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How supply and demand will shape the raw materials ecosystem

April 2024

Technological innovation, climate change and geopolitical tension are arguably the three most prominent and influential global trends from over the last 12 months.

Industrialisation and subsequent rising prosperity throughout the 20th century have been intrinsically linked with fossil fuel usage. However, breakthroughs in the realm of robotics, data transition networks & storage, and economies decarbonization, will likely move the focus to achieve growth targets and to stick to environmental commitments. 

Limited supply and geographical concentration of certain resources creates an ecosystem in which certain countries or regions become key players in the global supply chains for specific products or sectors. 

This hasn’t gone unnoticed by governments, either. Over the last few years, the importance placed on certain key raw materials has skyrocketed. Europe, for instance, has been working on developing comprehensive metal sourcing strategies; the Critical Raw Materials Act of the European Commission is a good example of attempts to enhance supply chain resilience and decrease dependence on the raw material industry as a whole. 

Strategic and critical raw materials

Raw materials are fundamental in the successful fulfilment of key governmental initiatives, with the European Union a prime example. 

The failure to achieve a resilient supply of such resources has the potential to create a cascade effect, in turn negatively impacting a myriad projects and objectives on the agenda. 

Such initiatives are spread across a huge range of sectors, bringing into focus the value and scarcity of precious resources. 

Below you can find a more detailed overview of raw materials’ importance across 15 key technologies. Selections have been based on:

  • Further expansion for energy and digital transformation 
  • Likely growth of emerging technologies
  • Relevance to EU security
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European Critical Raw Materials Act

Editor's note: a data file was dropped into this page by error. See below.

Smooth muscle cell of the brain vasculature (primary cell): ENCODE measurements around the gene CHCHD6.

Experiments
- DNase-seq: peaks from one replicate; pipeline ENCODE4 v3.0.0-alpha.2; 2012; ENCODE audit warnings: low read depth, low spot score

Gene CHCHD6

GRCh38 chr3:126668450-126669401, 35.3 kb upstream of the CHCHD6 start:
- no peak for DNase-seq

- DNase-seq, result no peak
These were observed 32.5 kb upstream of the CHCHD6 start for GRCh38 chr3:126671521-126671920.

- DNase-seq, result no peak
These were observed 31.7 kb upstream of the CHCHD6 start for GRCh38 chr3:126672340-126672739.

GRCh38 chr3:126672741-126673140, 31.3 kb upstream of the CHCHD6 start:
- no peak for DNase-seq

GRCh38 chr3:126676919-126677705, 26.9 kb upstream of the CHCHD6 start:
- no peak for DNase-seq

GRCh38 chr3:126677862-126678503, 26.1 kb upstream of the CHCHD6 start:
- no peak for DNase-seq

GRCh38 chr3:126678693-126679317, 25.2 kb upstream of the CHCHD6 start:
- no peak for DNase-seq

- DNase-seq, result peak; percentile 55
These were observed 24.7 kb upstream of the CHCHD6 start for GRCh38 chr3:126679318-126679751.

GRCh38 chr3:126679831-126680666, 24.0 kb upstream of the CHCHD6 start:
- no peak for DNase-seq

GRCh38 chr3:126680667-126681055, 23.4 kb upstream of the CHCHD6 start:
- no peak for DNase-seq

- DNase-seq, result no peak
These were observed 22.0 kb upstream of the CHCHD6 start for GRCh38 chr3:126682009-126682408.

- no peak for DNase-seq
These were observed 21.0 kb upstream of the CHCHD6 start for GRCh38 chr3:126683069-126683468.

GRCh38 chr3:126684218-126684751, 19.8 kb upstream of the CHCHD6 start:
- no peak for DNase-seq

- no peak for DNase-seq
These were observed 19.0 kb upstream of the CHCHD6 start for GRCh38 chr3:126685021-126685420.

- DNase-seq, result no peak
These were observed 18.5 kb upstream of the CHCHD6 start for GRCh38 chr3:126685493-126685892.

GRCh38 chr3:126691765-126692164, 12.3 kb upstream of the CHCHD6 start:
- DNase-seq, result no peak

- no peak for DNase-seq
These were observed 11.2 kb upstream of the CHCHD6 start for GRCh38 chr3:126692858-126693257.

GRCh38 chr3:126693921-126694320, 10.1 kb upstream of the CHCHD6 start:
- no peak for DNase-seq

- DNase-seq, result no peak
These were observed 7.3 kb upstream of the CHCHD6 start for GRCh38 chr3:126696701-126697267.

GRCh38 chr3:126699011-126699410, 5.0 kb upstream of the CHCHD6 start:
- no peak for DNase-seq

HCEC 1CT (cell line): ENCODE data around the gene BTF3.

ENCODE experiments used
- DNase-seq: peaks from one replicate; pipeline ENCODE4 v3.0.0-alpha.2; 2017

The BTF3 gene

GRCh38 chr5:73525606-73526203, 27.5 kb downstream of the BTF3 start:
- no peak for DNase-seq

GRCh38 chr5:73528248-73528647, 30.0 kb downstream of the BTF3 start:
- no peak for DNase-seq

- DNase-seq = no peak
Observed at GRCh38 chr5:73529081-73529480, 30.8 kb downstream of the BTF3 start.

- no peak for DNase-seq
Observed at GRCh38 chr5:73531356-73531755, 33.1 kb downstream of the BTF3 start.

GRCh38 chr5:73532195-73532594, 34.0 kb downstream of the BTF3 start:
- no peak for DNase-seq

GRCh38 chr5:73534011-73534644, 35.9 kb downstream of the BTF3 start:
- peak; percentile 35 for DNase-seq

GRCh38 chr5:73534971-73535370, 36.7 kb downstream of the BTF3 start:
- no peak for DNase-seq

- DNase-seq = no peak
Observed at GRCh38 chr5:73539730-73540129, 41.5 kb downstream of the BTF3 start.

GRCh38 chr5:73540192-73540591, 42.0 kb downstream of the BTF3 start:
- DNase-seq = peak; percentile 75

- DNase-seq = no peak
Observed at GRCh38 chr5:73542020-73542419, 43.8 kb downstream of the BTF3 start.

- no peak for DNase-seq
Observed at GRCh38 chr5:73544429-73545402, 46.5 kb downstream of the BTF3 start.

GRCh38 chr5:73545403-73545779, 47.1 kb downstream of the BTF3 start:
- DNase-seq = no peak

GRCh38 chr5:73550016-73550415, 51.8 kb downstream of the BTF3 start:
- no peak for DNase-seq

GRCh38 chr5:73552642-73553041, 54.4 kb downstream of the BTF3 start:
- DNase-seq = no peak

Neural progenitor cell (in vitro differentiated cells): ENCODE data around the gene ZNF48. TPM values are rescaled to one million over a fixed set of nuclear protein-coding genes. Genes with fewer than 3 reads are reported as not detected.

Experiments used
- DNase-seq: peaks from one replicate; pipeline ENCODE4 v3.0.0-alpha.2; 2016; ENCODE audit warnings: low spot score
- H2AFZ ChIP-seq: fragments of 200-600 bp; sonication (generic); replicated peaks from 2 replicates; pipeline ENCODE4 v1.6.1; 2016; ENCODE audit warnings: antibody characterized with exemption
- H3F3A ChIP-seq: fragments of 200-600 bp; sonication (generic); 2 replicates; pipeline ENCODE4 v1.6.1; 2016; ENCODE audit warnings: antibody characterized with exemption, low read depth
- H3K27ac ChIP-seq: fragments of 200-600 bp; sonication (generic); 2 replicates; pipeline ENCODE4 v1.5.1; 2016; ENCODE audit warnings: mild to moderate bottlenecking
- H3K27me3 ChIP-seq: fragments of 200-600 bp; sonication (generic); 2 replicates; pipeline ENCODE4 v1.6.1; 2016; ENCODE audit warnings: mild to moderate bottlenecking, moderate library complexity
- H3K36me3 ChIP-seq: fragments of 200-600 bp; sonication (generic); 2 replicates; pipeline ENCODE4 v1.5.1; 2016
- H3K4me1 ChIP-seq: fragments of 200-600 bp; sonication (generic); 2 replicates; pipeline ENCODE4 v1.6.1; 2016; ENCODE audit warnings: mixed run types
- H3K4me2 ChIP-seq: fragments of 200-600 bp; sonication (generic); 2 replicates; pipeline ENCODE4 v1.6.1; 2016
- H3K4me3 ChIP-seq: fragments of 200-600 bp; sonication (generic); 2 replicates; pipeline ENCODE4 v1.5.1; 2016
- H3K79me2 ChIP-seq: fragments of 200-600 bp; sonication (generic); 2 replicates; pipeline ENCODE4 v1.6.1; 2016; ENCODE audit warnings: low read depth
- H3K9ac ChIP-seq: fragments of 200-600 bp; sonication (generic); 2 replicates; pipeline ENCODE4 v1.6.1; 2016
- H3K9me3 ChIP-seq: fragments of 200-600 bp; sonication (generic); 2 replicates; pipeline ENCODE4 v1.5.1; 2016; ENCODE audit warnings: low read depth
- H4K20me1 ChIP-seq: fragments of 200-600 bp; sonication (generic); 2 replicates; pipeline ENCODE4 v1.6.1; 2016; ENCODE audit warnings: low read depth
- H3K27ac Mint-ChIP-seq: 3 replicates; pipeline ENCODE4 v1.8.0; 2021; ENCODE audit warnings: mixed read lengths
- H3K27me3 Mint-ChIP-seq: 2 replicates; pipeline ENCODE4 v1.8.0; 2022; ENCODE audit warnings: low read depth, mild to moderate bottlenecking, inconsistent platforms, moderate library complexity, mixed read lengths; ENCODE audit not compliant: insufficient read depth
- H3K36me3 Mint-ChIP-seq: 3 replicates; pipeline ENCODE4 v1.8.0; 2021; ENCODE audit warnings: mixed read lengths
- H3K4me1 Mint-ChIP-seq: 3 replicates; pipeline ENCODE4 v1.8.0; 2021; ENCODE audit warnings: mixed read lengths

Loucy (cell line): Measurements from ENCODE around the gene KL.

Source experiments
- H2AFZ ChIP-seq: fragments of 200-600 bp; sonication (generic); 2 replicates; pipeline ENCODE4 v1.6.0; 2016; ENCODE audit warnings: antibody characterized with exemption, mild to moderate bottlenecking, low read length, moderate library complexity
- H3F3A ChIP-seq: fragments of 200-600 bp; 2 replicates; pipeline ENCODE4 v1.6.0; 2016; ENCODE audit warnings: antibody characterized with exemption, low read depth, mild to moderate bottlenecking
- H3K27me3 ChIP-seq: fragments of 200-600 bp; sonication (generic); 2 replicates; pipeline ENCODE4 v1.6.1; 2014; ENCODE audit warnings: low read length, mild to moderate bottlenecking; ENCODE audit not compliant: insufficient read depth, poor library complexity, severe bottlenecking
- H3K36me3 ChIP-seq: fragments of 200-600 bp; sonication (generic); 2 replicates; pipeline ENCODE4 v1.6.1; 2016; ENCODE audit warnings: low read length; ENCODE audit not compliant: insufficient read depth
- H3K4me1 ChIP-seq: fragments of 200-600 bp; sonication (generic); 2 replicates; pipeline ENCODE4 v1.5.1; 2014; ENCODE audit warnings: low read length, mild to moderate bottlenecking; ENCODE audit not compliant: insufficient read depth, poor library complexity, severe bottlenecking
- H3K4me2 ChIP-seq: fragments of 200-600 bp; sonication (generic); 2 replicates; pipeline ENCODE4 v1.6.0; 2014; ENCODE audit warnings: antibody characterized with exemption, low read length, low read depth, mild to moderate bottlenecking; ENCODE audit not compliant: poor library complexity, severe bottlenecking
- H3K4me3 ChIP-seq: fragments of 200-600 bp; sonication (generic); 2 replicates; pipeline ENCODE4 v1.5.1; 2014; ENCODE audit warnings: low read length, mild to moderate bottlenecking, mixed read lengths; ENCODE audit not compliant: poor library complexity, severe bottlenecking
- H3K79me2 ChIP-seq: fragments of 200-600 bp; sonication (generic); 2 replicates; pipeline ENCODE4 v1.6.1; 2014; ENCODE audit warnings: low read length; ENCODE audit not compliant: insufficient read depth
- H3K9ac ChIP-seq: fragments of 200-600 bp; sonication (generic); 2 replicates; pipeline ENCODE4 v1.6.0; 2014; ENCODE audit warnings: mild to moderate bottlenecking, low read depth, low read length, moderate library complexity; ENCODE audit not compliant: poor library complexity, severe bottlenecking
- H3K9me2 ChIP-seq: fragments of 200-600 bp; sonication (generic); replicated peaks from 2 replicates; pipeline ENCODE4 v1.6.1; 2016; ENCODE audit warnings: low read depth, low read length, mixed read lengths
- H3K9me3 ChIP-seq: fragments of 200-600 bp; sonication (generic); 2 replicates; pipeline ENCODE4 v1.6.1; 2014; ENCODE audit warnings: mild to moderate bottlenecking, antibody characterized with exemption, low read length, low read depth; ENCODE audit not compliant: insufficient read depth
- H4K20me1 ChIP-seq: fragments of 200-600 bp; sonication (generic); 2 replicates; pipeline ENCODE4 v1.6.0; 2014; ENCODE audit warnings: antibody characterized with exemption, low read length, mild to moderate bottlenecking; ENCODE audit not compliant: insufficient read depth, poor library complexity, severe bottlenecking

Considering the aforementioned importance of so many raw materials, one must examine how legislation aims to maintain resiliency and diversification, particularly with reserves of so many spread far across the planet. 

A good case study for this is the European Critical Raw Materials Act, which was provisionally agreed in November 2023, aiming to increase and diversify raw materials supply, strengthen circularity and support research and innovation on resource efficiency.

Within the Act comes a number of benchmarks, in order to establish rules for the environmental footprint of critical raw materials, as well as their sourcing, along the value chain and for diversification of EU supplies by 2030:

  • At least 10% of the EU’s annual consumption for extraction 
  • At least 40% of the EU’s annual consumption for processing 
  • At least 25% of the EU’s annual consumption for recycling
  • No more than 65% of the EU’s annual consumption from a single third country 

Global policymaking and the role of climate projects on raw material supply 

With the deployment of renewable energy technologies comes the expectant result of strong demand pull for several key resources. This demand could be hard to meet with the available primary and secondary supply – the latter being derived from recycling resources. 

See how supplies are shaping up over the next couple of decades across two distinct policy outlooks, as per KU Leuven:

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  1. Stated Policies Scenario (STEPS)
  2. Sustainable Development Scenario (SDS)

This expected scarcity of supply could lead to increased commodity prices. 

Actions to reduce metal demand could also be deployed, such as technological innovation and substitution to reduce and optimise metal intensities in existing clean energy technologies, among others.

However, the shift from an era of supply scarcity to demand reduction tactics won’t be instantaneous. This means that, for corporates, bespoke solutions are still required to bridge this gap and address the immediate raw material concerns to ensure business can continue as smoothly as possible.